The thing that seems to be daunting on me more than anything else though is the sheer amount of books that I own. The entire top shelf of my wall-length closet is full of them. I've already decided that I'm only taking a small portion of them with me, and the rest (after I make a list of the ones I may want to read again) will be either donated or sold... somehow. I haven't quite figured that out yet. At the very least, I'm going to have a garage sale in a week or two, and they can be sold there.

Proceeds from all these sales will help go toward replacing the hard drive and keyboard in my failing iBook, a couple of trunks to take my things over in, and my plane ticket. I actually found one for just under $500 for a one-way... with an eight hour layover in Reykjavík. It's a rather long time, but for the price I can't pass it up. I've also never been to Iceland (the only country besides my own that I've been to is England, since visiting Tijuana does not truly count as visiting Mexico), so I'm viewing it as a sort of treat, even though I'll be exhausted. But I'm going off on a bit of a tangent here.

The truth is, it's hard to get rid of your belongings. My original plan was to start taking care of all this months ago, little by little. I just couldn't bring myself to do it. The idea of the move was just so overwhelming. It still is, but now that I have a real deadline it feels more real and grounded.

Even after I've sold and given away everything else, I've still got what's left of my clothes, a laptop, a bunch of my artwork, as much of my art supplies as I can fit, and all my little bits and bobs (as Michael would put it) to squeeze into two trunks I've yet to purchase and a suitcase. My mind still boggles a bit at that. But it must and will be done.

*Yes. Mannequins. Two. I like them because they're a bit creepy, and I was using them in art pieces in college. The tall one is going to go, and I won't much miss her, but I'm hoping to be able to bring over my kneeling child mannequin. She's a nice conversation piece.

Next Entry: Notes from a Small Island - Book Review

Wednesday, August 19, 2009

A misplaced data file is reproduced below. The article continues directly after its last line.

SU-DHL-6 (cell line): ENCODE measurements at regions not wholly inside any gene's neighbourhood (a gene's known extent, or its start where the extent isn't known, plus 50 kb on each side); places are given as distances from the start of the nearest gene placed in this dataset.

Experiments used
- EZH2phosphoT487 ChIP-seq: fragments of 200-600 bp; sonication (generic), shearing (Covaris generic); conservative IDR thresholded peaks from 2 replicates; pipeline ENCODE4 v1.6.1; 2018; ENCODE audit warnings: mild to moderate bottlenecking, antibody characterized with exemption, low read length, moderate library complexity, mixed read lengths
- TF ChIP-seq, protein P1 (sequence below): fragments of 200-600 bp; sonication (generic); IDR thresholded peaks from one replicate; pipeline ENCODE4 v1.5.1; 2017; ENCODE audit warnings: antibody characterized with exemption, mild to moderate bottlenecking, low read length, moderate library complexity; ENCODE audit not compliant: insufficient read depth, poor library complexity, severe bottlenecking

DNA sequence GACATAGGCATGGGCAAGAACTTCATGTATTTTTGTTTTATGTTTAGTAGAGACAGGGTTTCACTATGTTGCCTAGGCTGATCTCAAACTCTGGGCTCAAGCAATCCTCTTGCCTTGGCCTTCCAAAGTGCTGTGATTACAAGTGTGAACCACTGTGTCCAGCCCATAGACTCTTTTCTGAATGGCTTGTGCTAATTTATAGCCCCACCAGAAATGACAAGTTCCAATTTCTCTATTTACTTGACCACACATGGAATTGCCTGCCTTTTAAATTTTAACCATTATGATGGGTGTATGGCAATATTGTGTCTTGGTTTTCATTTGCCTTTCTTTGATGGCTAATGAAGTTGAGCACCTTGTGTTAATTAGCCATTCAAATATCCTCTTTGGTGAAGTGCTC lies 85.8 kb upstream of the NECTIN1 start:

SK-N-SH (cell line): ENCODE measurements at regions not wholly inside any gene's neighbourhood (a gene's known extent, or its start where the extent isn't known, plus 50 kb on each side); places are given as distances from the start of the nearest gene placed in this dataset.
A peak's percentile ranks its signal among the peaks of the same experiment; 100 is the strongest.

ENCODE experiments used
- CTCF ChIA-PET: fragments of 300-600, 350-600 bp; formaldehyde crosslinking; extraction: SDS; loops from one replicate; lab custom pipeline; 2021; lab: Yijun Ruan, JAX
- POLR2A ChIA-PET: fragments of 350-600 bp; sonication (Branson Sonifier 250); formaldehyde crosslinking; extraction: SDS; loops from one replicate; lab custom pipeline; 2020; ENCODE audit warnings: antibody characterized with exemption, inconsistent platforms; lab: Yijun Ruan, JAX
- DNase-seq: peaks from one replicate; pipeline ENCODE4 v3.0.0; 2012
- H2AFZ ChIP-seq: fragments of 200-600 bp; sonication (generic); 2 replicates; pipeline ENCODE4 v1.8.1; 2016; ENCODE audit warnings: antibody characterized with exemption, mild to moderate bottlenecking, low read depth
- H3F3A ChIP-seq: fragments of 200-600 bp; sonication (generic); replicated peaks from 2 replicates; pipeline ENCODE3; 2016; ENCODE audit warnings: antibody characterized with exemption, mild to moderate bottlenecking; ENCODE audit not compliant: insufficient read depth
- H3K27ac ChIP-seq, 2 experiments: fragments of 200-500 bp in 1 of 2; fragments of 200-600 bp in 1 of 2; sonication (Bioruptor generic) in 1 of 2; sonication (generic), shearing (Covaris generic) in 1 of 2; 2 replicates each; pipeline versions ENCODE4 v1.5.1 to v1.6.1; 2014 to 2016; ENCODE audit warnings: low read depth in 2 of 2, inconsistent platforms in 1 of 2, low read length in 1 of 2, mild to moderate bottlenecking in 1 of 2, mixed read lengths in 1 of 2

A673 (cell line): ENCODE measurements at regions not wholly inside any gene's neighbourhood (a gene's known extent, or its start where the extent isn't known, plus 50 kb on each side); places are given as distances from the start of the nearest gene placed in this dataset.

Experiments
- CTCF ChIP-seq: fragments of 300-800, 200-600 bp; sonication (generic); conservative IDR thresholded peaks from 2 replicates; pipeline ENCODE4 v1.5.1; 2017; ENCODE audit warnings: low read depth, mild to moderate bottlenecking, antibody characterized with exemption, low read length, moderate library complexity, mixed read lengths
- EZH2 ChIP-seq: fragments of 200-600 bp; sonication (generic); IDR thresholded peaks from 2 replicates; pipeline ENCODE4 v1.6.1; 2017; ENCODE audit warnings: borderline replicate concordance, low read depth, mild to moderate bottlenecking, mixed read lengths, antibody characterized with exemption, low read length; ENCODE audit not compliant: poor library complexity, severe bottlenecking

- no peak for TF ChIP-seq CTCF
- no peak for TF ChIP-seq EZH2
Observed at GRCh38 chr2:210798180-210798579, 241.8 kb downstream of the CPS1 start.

Begin again at the beginning.

This past Monday, while I was on the long train ride* back home from visiting family and friends, I realized that my move to England had officially started. The end of that trip signified the real beginning of the process for me, even though it had been planned for months and Michael and I got married back on July 27th.

At any rate, my time in San Diego is going to come to an end sooner than I know it. And there's still so much left to do! I've got to replace some parts in my old iBook, sell and donate and chuck ungodly amounts of stuff that I've accumulated over the last nine years or so, get my supporting documents for my visa sent off to the UK consulate in Los Angeles, get some final medical appointments taken care of, get a plane ticket, pack my life into a few bags and trunks, and finally make my way across the pond.

It all seems a bit daunting with only five weeks to go!

I've started this blog/travel log to write about my experiences of moving to and living in a new country, and partially because I wanted to get more in the habit of writing. And maybe someone else down the line will read this as they are scouring the internet for other stories of expatriation before the embark on a journey of their own**.

First entries always feel a bit formal and awkward to me, so I promise to be a bit more interesting next time. ;)

*Well, train then bus then train. It's a long way from Stockton to San Diego!

**This spot is reserved for a shout out to UK Yankee, whose forum especially has been so immensely helpful through everything thus far, and (I'm sure) will continue to be so. You can find them at

Next Entry: How in the hell did I end up with all this stuff?